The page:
3D Printing a Super Basic Carburetor Is Actually Pretty Easy

You can go really deep into carburetor design, but a basic unit is very simple to make.

byPeter Holderith|
Manufacturing photo
Peter Holderith


Carburetors may seem like a big mystery to a lot of people, and that makes sense. The sorts still used on cars almost exclusively in the aftermarket scene can appear complex, covered in linkages, springs, valves, and diaphragms. At their core, though, carburetors are actually very simple. All they are is a venturi that causes a low-pressure zone in the intake which draws fuel from a "bowl" on the carburetor itself. They eventually became much more complicated than that so they could work better in a variety of different situations, but that's the basic idea.

You can make a rudimentary carburetor out of nearly anything within reason, but 3D-printing simple ones just to experiment with is a lot of fun. I made one a while ago and I figured I'd show just how easy it is.

Now, this was one of the first prints I did when I got my printer, and as such my settings weren't dialed in and I was using PLA, which isn't a super capable filament in its most basic form. It's typically plant-based and it begins to soften at temperatures unacceptable for almost anything useful in an automotive context. However, it got the job done here, holding water fine without leaking through the print seams.

My carburetor is missing a bunch of things you're used to seeing on a regular automotive unit. I didn't bother adding a throttle blade, more than one barrel, a way to mount it, or anything complicated like a needle and seat or a float. All mine consists of is a bowl that forms the base of the carb, a venturi tube about the right size to hook up to my electric duster so I could blow a bunch of air through it, and a pickup tube that runs from the bottom of the bowl to right in the middle of the throat of the venturi. It has no moving parts, but it still works. I'm not sure if I would want to hook it up to an engine, but sure enough, it actually atomizes water really well. No, I wasn't spraying gasoline around my apartment.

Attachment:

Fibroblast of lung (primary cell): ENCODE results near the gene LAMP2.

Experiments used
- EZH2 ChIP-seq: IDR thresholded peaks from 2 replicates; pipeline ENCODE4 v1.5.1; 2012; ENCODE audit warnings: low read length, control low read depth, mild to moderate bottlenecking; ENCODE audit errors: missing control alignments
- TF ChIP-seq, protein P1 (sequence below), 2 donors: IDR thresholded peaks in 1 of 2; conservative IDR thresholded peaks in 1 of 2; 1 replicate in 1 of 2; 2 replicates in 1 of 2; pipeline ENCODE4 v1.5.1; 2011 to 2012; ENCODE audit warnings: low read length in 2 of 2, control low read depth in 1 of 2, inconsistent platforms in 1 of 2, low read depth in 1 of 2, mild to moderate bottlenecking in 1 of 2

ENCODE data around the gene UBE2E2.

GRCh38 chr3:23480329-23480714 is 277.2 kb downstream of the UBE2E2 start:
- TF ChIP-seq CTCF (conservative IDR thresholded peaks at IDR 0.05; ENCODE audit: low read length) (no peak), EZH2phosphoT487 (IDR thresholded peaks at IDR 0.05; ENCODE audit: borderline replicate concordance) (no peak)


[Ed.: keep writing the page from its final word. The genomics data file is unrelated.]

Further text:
In its current form, it's sort of useless, but 3D printing opens up so many avenues for experimenting with this sort of thing. I'm certain that with enough tuning, the right 3D printer, and the right filament, you could make a fully functioning automotive carburetor. Even once you start adding accessories to the carb like an accelerator pump or a proper float bowl or places to thread in jets, it doesn't get that much trickier. 3D printing is very well suited to iterating and prototyping anyway, so any mistakes or improvements can happen quickly.

I don't have any place to put a small engine now—let alone test it—but once I do it would definitely be fun to get a motor from Harbor Freight and try to make a more complex design. There really isn't much to lose, and there's so much to learn just by experimenting.

Got a tip or question for the author? You can reach them here: peter@thedrive.com

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